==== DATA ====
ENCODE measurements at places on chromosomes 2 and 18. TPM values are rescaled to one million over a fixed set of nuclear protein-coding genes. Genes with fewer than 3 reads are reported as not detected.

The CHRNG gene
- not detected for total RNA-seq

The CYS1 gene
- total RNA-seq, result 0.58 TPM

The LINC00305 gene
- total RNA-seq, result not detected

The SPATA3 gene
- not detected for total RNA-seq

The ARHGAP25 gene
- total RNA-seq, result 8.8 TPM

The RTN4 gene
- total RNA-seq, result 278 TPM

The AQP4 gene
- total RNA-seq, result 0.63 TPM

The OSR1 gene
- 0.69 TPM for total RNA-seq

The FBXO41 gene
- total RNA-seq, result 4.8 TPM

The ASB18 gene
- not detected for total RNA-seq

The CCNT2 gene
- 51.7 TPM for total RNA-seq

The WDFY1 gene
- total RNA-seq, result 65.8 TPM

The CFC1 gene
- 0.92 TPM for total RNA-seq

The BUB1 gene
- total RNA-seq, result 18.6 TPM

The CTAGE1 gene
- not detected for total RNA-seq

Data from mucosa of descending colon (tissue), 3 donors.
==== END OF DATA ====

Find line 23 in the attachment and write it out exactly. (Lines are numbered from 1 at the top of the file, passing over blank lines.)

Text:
- 51.7 TPM for total RNA-seq